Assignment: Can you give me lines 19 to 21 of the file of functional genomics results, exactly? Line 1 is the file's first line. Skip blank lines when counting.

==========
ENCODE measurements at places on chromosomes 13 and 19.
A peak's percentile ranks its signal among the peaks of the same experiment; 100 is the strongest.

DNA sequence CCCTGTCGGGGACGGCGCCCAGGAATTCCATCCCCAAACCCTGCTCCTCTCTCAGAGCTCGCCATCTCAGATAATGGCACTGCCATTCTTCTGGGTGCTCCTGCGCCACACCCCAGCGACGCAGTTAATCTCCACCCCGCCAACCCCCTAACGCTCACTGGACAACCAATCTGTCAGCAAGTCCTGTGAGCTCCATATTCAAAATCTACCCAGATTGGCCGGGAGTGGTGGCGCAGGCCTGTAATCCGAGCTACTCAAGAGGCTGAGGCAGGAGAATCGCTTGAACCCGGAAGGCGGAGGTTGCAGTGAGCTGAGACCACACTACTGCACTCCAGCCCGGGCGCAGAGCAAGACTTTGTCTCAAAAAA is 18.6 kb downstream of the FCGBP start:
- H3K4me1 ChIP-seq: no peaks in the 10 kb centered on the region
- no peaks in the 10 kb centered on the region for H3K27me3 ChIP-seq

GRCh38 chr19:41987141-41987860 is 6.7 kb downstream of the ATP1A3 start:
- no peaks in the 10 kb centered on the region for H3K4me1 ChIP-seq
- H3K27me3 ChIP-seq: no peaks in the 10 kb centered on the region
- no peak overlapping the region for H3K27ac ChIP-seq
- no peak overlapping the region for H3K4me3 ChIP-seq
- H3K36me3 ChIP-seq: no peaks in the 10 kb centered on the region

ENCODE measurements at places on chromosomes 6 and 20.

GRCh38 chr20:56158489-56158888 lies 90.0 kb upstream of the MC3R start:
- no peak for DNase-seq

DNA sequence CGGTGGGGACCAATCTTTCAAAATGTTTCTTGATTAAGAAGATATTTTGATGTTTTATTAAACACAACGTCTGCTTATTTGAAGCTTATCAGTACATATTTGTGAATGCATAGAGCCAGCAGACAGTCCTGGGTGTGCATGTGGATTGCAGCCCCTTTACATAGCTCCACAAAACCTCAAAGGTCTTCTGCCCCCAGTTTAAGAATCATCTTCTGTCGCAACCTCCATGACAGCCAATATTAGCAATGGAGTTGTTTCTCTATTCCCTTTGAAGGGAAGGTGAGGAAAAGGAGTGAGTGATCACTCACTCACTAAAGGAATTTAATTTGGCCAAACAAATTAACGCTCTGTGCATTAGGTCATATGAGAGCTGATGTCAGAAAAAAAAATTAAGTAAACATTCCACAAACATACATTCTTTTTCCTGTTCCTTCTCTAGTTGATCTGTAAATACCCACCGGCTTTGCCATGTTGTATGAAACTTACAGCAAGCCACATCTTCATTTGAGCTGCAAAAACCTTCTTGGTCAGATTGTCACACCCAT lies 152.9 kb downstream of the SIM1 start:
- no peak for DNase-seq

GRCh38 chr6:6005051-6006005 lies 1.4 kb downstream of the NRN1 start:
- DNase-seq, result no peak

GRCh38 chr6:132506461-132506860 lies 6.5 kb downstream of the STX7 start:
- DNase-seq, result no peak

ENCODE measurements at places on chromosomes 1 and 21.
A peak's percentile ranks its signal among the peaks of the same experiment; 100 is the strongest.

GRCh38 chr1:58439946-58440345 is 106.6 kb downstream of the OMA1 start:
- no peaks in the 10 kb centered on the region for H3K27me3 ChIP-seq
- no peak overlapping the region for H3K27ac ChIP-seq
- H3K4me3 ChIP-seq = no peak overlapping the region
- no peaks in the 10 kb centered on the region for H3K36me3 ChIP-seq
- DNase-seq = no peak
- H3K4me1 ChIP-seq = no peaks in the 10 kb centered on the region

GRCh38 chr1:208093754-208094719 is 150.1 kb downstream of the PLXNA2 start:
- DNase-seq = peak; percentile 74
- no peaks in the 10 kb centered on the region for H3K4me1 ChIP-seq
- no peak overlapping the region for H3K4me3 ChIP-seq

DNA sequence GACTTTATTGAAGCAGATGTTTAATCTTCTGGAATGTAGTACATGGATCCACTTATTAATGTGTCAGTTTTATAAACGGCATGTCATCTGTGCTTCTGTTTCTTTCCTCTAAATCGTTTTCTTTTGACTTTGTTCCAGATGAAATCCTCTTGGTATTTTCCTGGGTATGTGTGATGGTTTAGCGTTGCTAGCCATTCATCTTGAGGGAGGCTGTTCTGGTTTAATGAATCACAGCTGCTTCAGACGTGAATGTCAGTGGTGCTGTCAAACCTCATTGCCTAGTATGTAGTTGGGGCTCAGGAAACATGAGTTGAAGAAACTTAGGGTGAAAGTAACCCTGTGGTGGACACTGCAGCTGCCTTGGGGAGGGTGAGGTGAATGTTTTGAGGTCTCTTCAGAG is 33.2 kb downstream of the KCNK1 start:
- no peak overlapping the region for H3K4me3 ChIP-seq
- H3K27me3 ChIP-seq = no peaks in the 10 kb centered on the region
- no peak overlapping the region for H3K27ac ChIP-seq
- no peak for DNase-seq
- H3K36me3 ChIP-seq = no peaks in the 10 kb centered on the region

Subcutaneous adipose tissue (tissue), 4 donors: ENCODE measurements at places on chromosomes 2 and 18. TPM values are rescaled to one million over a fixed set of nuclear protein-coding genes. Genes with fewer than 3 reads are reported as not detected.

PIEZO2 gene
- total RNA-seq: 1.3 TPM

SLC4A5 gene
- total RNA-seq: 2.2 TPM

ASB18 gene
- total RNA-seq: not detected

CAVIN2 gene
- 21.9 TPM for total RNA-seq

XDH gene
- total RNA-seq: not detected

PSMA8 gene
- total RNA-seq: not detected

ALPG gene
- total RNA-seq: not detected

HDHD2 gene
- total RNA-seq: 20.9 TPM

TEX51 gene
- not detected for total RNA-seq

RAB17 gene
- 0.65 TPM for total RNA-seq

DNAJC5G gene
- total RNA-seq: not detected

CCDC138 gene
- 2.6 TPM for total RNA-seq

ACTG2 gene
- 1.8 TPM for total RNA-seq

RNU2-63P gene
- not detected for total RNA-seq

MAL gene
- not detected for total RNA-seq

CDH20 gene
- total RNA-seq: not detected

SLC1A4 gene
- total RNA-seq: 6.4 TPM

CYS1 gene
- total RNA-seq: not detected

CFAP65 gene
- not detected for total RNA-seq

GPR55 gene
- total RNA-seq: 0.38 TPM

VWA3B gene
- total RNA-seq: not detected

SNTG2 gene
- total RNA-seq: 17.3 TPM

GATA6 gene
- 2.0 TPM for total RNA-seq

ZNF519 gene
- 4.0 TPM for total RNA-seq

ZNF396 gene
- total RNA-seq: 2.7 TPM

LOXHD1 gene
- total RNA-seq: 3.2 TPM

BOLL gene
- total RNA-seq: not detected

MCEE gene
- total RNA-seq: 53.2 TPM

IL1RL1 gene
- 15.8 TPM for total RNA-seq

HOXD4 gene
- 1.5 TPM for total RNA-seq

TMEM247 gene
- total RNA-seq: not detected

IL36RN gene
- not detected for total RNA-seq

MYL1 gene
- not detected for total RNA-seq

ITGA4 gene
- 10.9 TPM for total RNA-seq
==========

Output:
GRCh38 chr6:132506461-132506860 lies 6.5 kb downstream of the STX7 start:
- DNase-seq, result no peak

ENCODE measurements at places on chromosomes 1 and 21.